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On “The Mystery of Capital”


I read this very interesting book around 2003/4. I am told that this book was the basis/inspiration for our MKURABITA programme. For the buzz it created back then, its influence on public policy in many countries, and certainly for the interesting history and background anecdotes entailed in it, I would recommend it. Anyway, let me summarize it quickly, and then make the point I want to make.

de Soto central thesis is that we are poor because we cannot turn our assets into capital. He starts with the obvious: that the basis of a market economy is capital and the basis of capital as an economic tool is rational property law. Therefore, without a complex system to delineate and protect rightful ownership, capital is "dead". He estimates that the poor in the developing countries posses an excess of US$9 trillion in informal assets, indeed a huge sum, that is "locked" for want of title deed. In our own country, where, through the invitation of President Mkapa, de Soto came to do research and design our formalisation programme, "dead" assets are estimated to worth US $29 billion. 

de Soto notes that most of "the poor" already possess the assets they need to make a success of their businesses (so they are not really poor). What they lack is the framework in which those assets can become capital. So, de Soto finds that the real problem that is keeping our countries trapped in poverty is actually the inability to produce capital because we hold these resources in defective forms: houses built on land whose ownership rights are not adequately recorded, unincorporated businesses with undefined liability, industries located where financiers and investors cannot see them. So because these assets are not adequately documented, they cannot readily be turned into capital, cannot be traded outside of the narrow local circles where people know and trust each other, cannot be used as collateral for a loan, and cannot be used as a share against an investment.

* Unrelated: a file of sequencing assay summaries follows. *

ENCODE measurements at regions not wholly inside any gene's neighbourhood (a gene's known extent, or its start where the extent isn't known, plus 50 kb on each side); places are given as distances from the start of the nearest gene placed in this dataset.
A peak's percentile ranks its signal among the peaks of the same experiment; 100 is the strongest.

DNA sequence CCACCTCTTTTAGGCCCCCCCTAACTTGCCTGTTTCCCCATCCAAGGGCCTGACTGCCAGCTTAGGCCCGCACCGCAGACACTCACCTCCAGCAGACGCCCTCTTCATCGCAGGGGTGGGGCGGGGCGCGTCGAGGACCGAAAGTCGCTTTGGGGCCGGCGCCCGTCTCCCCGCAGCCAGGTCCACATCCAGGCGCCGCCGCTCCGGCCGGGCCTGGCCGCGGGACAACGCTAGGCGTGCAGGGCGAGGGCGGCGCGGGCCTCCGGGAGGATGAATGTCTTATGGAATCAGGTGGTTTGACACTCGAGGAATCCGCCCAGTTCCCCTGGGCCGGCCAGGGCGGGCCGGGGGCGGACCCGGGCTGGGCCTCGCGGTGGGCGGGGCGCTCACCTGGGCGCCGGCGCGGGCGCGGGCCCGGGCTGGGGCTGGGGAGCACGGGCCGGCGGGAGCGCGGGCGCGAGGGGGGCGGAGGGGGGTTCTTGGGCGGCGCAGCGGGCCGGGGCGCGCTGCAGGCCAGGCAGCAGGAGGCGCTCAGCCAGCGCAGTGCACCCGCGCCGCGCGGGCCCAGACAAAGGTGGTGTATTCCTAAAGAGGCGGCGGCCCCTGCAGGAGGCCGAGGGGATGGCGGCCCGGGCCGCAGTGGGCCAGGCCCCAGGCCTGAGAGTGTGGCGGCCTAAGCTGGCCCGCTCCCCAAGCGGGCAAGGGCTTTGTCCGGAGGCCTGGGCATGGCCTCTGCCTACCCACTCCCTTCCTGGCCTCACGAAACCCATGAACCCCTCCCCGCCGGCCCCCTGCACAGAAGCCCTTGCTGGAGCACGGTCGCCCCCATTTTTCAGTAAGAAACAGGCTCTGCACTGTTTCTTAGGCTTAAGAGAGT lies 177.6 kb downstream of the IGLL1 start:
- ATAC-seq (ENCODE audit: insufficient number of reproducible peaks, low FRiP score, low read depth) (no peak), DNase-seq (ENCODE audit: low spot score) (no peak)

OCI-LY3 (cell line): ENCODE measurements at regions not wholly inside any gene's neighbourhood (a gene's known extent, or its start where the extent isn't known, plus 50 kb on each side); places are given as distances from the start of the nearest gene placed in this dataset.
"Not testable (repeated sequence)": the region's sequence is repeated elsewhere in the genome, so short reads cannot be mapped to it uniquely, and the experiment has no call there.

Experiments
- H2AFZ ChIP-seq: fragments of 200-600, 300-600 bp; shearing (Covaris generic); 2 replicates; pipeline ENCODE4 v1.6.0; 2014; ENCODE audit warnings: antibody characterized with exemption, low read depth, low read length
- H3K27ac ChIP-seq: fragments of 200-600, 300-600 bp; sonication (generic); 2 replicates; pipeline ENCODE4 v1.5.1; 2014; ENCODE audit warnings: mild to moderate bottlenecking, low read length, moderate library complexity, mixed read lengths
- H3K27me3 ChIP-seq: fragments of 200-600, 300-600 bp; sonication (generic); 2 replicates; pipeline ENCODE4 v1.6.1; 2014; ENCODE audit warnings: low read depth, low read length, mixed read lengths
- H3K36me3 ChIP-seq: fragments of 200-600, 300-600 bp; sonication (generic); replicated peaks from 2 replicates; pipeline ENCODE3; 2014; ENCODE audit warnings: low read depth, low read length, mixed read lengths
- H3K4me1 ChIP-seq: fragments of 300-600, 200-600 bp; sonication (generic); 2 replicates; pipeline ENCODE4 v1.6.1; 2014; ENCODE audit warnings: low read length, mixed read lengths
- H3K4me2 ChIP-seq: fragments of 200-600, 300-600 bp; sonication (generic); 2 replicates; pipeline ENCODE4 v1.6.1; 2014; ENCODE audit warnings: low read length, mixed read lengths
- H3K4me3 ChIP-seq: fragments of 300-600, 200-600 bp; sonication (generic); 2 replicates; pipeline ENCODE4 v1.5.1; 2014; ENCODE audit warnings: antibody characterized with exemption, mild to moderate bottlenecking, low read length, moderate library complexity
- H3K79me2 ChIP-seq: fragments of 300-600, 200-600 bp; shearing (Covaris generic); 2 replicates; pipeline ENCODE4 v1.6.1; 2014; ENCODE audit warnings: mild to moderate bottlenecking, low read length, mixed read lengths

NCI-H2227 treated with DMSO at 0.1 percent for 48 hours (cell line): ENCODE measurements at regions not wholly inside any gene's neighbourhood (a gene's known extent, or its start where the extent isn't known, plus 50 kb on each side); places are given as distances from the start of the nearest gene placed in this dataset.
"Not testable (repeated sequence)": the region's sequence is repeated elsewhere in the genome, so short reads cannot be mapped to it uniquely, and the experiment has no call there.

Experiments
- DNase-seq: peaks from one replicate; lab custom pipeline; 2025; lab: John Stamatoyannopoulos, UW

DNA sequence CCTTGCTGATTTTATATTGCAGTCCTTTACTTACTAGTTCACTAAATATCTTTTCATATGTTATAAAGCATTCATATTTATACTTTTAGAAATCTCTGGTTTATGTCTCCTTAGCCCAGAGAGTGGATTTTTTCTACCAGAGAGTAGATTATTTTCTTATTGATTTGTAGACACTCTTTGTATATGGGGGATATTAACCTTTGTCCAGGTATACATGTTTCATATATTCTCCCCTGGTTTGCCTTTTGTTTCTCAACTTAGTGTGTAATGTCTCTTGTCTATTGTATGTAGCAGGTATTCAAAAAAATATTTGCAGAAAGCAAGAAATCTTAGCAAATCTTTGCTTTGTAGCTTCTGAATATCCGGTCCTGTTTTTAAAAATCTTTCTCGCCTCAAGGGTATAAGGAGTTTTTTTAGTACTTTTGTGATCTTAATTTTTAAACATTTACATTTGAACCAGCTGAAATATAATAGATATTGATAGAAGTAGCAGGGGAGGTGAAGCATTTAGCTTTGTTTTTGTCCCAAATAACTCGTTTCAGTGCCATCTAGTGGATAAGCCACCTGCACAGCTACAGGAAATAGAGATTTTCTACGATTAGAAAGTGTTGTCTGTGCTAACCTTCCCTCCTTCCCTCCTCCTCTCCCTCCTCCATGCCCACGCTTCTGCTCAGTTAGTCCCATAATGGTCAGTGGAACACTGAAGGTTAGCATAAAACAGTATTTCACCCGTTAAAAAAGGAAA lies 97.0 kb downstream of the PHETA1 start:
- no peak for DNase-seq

In that case then, a large part of a country’s commerce is bled off into the underground (informal) economy. This system creates a fundamental problem, the capital moves, but not in a manner transparent and secure enough. Therefore, his prescription: formalise, formalise, formalise - and the rewards of capitalism will be realised. Now, with what is going on with the global economy, have we not now learned that formalisation of capital does not make it secure, in that it moves on paper as fast as it can be wiped out. We now know that, yes, you can have your title and your property can be "protected", but then it can mean and worth nothing.  

January Makamba.

December, 2008.


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